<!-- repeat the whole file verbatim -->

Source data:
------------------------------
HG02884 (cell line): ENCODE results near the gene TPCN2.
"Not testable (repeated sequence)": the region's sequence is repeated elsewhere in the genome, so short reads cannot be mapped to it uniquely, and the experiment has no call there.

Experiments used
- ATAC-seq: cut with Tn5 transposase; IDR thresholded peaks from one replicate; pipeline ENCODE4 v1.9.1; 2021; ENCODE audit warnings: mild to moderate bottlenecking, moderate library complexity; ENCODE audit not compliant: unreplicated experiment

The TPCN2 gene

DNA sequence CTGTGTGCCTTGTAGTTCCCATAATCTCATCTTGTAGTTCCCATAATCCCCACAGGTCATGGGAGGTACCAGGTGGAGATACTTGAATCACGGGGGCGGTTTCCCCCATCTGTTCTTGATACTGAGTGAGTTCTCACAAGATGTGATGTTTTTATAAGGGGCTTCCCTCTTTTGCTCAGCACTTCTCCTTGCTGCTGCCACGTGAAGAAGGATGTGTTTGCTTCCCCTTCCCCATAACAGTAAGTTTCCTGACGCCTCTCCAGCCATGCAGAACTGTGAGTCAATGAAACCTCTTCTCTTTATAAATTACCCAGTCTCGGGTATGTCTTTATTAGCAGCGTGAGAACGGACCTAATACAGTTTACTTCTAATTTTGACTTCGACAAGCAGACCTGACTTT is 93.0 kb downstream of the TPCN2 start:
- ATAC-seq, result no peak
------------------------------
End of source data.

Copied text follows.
HG02884 (cell line): ENCODE results near the gene TPCN2.
"Not testable (repeated sequence)": the region's sequence is repeated elsewhere in the genome, so short reads cannot be mapped to it uniquely, and the experiment has no call there.

Experiments used
- ATAC-seq: cut with Tn5 transposase; IDR thresholded peaks from one replicate; pipeline ENCODE4 v1.9.1; 2021; ENCODE audit warnings: mild to moderate bottlenecking, moderate library complexity; ENCODE audit not compliant: unreplicated experiment

The TPCN2 gene

DNA sequence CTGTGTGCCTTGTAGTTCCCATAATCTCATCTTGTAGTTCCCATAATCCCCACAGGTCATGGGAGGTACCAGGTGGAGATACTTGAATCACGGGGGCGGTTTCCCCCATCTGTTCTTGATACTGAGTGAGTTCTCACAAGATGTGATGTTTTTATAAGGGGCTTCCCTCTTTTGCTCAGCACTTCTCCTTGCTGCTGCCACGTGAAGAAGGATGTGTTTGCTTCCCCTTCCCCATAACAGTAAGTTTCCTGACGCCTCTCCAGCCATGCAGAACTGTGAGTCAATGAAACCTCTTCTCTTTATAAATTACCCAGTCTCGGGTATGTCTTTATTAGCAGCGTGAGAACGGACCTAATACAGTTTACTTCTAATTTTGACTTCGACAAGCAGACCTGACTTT is 93.0 kb downstream of the TPCN2 start:
- ATAC-seq, result no peak